You can not have Confirmed with DNA status in your research or on a WikiTree profile without the DNA Confirmed Citation. Period, end of story.

How many DNA confirmed status buttons have you clicked without also including the DNA Confirmation Citation? If you have a citation, is it done following WikiTree’s DNA Confirmation Citation Standards?

This page gives you the nuts and bolts of using Confirmed with DNA indicators on WikiTree relationships and how to cite your source for the confirmation. Here is citation specific help. 

The Data Doctors rolled out a new Suggestions report for the DNA Project yesterday:

213: Missing fathers DNA confirmation

313: Missing mothers DNA confirmation

You will notice these popping-up in your Suggestions Report (My WikiTree Drop-down Menu, Top right of every page, scroll to and click on Suggestions) as well. 

As of today there are over 17,000 of these suggested corrections. Can you help to make WikiTree more accurate by reading the instructions listed above and working to reduce these suggested corrections?

Examples from the DNA Confirmations Link above:

One To One Family Finder:
* Maternal relationship is confirmed by a 1417.42 cM Family Finder match between [[Roberts-7085|Peter Roberts]] and his maternal uncle [[Dekle-6|Dekle-6]].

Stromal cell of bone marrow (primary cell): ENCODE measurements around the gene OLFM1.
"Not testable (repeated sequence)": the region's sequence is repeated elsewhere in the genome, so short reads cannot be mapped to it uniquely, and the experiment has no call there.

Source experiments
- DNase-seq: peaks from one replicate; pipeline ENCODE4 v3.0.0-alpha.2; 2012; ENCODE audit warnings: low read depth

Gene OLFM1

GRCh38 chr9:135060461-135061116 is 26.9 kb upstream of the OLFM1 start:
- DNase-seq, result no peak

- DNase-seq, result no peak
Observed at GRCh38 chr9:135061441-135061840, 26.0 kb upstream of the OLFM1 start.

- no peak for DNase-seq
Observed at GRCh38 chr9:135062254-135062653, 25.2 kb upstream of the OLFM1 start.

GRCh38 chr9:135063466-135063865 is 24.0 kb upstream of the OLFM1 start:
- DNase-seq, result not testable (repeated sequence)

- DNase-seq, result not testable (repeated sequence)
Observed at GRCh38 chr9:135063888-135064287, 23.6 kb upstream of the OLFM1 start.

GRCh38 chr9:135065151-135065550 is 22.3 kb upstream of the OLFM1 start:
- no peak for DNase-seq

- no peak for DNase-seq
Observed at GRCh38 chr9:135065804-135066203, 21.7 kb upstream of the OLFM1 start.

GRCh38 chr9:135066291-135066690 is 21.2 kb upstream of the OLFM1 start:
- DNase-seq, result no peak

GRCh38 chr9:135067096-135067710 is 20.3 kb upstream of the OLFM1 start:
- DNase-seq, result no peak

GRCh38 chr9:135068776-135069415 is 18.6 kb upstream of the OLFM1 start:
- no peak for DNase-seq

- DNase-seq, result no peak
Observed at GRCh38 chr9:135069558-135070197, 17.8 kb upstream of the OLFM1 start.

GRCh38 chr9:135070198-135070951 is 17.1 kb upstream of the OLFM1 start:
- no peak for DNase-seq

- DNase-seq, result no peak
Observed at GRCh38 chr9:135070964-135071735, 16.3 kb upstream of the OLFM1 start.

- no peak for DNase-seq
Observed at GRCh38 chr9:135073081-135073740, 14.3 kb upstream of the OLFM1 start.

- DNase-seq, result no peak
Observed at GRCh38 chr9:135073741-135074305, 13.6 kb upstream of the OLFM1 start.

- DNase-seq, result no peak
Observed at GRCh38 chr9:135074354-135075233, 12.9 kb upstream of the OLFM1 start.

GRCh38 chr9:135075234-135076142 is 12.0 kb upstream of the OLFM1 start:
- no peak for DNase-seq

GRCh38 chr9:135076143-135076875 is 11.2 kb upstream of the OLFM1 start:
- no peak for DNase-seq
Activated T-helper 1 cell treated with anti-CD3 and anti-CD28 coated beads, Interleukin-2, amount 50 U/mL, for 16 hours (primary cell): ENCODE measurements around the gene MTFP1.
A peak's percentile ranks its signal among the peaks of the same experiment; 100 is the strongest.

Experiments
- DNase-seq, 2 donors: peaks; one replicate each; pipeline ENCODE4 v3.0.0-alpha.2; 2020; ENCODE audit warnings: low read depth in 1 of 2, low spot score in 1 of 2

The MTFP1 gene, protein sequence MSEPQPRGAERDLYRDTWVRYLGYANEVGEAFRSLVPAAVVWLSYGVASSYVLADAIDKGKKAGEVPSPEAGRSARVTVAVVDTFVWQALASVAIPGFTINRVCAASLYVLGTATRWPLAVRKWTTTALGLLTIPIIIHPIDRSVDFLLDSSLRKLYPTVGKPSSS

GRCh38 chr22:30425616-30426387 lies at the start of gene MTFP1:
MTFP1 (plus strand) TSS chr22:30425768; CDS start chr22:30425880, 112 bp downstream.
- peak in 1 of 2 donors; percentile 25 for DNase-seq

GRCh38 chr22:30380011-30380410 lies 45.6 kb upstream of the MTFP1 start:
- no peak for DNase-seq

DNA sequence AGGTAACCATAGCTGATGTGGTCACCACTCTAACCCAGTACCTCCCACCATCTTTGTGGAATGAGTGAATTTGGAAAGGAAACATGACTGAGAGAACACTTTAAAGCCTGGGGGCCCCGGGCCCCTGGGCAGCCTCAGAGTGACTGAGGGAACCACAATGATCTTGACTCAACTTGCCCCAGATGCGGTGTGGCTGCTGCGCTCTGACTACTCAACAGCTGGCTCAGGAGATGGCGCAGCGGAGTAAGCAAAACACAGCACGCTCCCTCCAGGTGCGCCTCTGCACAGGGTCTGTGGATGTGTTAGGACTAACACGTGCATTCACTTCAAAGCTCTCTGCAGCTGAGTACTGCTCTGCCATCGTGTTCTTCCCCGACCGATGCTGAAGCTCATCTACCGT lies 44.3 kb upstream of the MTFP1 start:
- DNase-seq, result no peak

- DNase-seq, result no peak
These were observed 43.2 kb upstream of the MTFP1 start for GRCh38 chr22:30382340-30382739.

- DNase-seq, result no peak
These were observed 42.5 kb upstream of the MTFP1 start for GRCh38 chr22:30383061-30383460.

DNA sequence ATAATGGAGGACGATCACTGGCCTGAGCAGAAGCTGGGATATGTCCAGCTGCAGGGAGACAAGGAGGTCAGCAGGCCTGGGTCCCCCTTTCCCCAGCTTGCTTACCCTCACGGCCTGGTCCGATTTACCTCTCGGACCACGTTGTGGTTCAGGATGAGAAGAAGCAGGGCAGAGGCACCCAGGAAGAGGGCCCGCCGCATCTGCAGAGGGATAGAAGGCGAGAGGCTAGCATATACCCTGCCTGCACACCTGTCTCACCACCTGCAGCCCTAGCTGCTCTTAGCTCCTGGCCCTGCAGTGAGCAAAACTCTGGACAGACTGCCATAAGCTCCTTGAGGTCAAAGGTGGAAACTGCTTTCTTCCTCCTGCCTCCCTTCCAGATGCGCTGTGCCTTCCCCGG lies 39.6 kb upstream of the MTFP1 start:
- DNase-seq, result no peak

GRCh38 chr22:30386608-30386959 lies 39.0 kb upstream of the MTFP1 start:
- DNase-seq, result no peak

One To One 23andMe:
* Maternal relationship is confirmed with a 23andMe test match between [[Whitten-1|Chris Whitten]] and [[Nally-4|Rebecca (Nally) Syphers]], first cousins once removed. Predicted relationship from 23andMe: “1st to 2nd Cousin based on 6.68% DNA shared across 21 segments.”

One To One Ancestry:
* Paternal relationship is confirmed with an AncestryDNA test match between [[Whitten-1|Chris Whitten]] and [[Bartlett-34|Hollis Bartlett]], second cousins. Predicted relationship reported by AncestryDNA: 2nd Cousins based on sharing 150.3 cM across 9 segments; Confidence: Extremely High.

One To One GEDMatch:
* Maternal relationship is confirmed by a 1417.42 cM match between [[Roberts-7085|Peter Roberts]] GEDmatch T412069 and his maternal uncle [[Dekle-6|Dekle-6]] GEDmatch T559569.

Autosomal Triangulation:
* Paternal relationship is confirmed by a triangulated group consisting of [[Roberts-7085|Peter Roberts]] GEDmatch T412069, [[Sjostrom-39|Kris Sjostrom]] GEDmatch A936004 and [[Collins-5366| Elizabeth Collins]] GEDmatch T688604 sharing a 10.8 cM segment on chromosome 1 from 163621974 to 173712569.

X Chromosome: